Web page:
Stressed for Success
Juggling work, family and union activities can take its toll. Three AFSCME activists talk about the trade-offs and rewards.
Ah, ’60s romance. ... Mrs. June Cleaver, dressed to the nines, dispensing lipsticked kisses, morning and night, to the Beav, Wally and, of course, Mr. Cleaver. And how about "Father Knows Best," or "The Donna Reed Show"? Mornings, Mom stands at the door, packed lunches in hand. Dinner is always on time.
It’s a nice walk down memory lane, but better not linger. Today, in 84 percent of all marriages, both husband and wife work outside the home. For many families, that means dinner isn’t on the table at quittin’ time, and Mom or Dad could stay home with a sick child, shop for groceries or vacuum the living room.
Life in a union family can throw another time wrench into the works: Union meetings and activities come on top of other responsibilities.
As women juggle home and work duties, men are being called on to do more, too. We asked three active AFSCME men to share their secrets for balancing the demands of home, work and union.
MERCED OLIVAS. "Sometimes it’s the union meeting you miss," says Merced Olivas, chief steward for AFSCME Local 59 in El Paso, Texas. "Sometimes it’s a school function for one of your kids. You don’t want to miss any of it," Olivas notes. "The reality is, you have to."
Olivas juggles his hectic schedule with his wife, Cande, who works in a nursing home. Because Cande leaves for work at 6 a.m., it’s Merced’s job to get his two teenage children off to school in the morning. Cande gets off at 2 p.m., in time to welcome the kids home from school.
Once he finishes his work as evaluations officer in the El Paso Community College admissions office, Olivas puts in another 20-plus hours per week facilitating grievances for his local’s members. And, when a grievance is lost or a union brother or sister wrongfully terminated, the work can be stressful. Olivas stays up many nights working on appeals and reassuring others that they can make it through the process.
The long hours make scheduling time with his family all the more important. "Everything we do is planned," Olivas says. "But the kids are good, they know what they’re responsible for, and if they need me, they can reach me at work or the local office."
ELMER MINES. After shopping with his wife, attending a school luncheon and his son’s band concert, Elmer Mines will sit for an interview this Sunday afternoon, then drive 40 miles to preside over a meeting of AFSCME Local 3983. Hours later, the local president will return home, sleep a few hours, and rise again in the dark. It’s Monday morning and he’s back on the road for his 77-mile morning trek to Staunton, Virginia’s Western State Hospital.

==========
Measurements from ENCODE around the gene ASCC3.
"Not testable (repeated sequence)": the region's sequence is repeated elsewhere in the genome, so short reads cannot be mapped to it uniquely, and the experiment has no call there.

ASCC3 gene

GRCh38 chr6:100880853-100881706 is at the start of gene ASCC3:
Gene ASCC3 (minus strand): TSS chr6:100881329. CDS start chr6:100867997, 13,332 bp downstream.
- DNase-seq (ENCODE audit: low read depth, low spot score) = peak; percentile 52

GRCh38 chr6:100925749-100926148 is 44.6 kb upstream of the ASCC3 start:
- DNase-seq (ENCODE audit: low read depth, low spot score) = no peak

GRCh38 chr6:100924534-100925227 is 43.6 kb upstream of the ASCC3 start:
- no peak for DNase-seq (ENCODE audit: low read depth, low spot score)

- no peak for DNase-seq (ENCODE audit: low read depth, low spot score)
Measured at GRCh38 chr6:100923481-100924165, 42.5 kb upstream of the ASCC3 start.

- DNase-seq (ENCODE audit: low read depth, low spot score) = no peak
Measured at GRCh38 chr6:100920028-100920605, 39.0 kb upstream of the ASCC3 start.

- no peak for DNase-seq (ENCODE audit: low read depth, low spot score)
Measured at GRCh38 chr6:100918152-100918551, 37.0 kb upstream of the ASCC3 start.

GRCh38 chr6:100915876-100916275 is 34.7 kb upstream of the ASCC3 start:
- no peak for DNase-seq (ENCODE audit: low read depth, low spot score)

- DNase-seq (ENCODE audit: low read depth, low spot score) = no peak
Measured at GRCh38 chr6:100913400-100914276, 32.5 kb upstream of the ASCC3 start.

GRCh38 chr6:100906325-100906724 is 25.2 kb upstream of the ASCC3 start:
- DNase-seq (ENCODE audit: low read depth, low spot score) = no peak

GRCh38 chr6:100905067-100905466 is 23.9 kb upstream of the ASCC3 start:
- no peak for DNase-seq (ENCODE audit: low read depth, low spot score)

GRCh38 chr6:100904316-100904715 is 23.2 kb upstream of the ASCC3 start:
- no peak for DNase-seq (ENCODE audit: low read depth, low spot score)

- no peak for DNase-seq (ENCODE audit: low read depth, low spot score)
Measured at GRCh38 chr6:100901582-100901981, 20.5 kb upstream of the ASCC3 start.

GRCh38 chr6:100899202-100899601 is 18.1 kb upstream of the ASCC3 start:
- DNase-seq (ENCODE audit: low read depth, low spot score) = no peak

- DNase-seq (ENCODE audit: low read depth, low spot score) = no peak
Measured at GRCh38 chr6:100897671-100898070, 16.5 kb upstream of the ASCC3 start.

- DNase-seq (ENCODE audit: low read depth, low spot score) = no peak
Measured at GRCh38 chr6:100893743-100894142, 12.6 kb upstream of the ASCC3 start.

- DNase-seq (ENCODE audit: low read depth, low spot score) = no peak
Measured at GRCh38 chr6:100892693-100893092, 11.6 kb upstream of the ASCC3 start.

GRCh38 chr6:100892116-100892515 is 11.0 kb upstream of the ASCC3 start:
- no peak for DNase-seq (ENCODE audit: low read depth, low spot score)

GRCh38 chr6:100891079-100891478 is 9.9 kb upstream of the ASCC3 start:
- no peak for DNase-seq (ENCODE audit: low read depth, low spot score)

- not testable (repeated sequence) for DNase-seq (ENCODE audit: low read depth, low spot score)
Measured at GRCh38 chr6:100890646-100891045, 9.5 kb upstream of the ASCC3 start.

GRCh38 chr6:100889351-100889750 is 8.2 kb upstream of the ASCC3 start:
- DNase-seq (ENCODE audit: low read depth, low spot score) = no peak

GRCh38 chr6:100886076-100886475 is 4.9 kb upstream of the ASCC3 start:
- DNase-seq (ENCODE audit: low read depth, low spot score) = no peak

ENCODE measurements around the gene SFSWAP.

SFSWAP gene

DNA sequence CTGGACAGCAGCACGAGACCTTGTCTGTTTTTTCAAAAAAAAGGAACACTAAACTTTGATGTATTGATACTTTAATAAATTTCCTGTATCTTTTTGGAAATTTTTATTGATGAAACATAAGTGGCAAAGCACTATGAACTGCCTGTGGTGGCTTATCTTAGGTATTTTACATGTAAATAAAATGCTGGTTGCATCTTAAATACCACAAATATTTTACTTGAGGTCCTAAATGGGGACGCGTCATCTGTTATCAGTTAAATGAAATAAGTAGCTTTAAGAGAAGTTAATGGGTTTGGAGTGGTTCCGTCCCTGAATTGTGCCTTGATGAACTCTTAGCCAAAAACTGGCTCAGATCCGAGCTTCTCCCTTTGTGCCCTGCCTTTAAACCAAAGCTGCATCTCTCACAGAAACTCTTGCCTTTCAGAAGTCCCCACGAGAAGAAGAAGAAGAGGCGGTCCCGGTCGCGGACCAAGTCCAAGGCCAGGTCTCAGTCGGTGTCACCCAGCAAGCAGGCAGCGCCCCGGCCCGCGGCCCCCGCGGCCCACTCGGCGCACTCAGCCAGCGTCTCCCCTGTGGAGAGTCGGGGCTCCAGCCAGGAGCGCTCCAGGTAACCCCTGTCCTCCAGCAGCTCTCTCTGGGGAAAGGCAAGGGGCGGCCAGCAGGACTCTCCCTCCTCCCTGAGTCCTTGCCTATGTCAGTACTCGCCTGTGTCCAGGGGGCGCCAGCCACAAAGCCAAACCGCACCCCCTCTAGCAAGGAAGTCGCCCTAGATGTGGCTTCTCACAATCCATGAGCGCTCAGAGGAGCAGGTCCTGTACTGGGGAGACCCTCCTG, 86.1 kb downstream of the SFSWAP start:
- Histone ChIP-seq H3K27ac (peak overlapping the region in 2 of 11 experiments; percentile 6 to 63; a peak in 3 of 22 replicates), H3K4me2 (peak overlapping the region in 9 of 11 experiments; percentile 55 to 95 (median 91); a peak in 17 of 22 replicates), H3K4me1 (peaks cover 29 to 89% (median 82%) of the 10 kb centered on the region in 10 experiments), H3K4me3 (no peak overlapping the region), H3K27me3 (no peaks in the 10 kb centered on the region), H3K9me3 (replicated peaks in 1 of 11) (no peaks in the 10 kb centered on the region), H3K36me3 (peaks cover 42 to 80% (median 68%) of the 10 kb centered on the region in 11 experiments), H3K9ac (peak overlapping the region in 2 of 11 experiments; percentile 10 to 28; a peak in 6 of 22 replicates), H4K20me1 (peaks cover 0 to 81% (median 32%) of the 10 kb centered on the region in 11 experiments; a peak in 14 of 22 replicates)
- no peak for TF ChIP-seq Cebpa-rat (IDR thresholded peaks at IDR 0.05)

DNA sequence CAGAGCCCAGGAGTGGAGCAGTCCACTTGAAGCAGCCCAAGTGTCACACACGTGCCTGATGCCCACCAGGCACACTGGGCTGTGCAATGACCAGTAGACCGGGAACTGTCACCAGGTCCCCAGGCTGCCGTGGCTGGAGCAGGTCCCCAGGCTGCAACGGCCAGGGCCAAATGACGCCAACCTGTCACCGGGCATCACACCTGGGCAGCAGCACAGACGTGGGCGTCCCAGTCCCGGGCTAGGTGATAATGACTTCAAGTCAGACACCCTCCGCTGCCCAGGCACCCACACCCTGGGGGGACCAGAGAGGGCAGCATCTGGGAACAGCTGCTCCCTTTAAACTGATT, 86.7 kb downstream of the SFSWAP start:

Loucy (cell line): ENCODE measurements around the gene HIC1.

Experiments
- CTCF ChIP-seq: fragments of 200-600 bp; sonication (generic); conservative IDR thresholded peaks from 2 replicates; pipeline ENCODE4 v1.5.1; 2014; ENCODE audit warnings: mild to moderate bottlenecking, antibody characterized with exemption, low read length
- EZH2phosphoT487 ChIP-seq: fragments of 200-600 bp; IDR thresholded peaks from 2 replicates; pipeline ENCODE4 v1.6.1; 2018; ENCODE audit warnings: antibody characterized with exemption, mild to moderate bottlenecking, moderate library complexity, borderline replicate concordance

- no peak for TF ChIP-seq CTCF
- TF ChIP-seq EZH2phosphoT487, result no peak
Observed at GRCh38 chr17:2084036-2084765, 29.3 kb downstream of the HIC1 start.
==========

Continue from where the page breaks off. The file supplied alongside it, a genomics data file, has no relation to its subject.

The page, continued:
Mines arrives at work about 7 a.m. each day, leaving an hour to talk with union members before reporting to his job as office assistant in the hospital’s transportation department. His half-hour lunches are devoted to union business too, and another hour after work. There are, of course, some evening meetings and the monthly gathering of the state AFSCME council. At the end of his grueling days — no matter the schedule — he drives the 77 miles back home to his farm in Warm Springs.
At home, Mines does 98 percent of the cooking, cleaning, laundry, whatever needs to be done. While his wife, Mary Lee, used to work, she was disabled several years ago after a fall. "It was a shock to us all," Elmer recalls, "but we’re handling it as best we can." Sons Chris, 17, and Brandon, 14, "sacrifice a lot with me splitting my time," Elmer notes. "But they’ve told me they respect me for it."
GEORGE FORST. Now that his 15-year-old daughter has friends who can drive, George Forst can spend less time as a chauffeur.
The Nebraska Association of Public Employees Local 251 member says he hopes his daughter’s greater independence will mean a little more time for him and his wife JoBeth. "Finding time for each other is the biggest problem we have with our busy schedules," Forst says.
But Forst is not taking it easy. "I find myself getting more involved in local activities."
He just started a three-year term on the executive board for grievance appeals for the city of Omaha, Neb., where he is a landscape gardener. He’s also a representative to the city safety committee.
"This is a pretty conservative part of the country," he says. "Getting the union message out is kind of tough. Somepeople don’t know what a union is anymore."
UNION WORK. Like Forst, Olivas and Mines find purpose and direction in their union work. Olivas, for instance, says he "keeps perspective," working with the city central labor council. "It opens up communication," he notes. "You feel like you’re not alone."
Mines talks about how fortunate he is to be able to help people as he has through his union. "Two years ago, Local 3983 didn’t exist," he says. "Today we have almost 400 members and a huge organizing area. We’re ready to go out and do it."
But Mines knows well that you have to take time off, for your sanity and your health. After surgery for skin cancer four months ago, Mines returned to work within four days against doctor’s orders. That laid him back in bed for a month. "It was stupid," Mines says. Today, he’s healthy and back on the job, more aware than ever of the need for balance.
For Olivas, Saturday afternoons are sacred when the University of Texas at El Paso Miners play football games at home.
Forst plays paint ball to relieve stress. "It’s grown-up army," he says, where the guys "scream and yell and shoot" things with compressed air guns firing spurts of paint.
Mines relaxes on his farm. "You have to set priorities," Mines says. "You have to give to your family, and hear the needs of your people. Set a schedule, so you can accommodate everyone."
By Catherine Barnett Alexander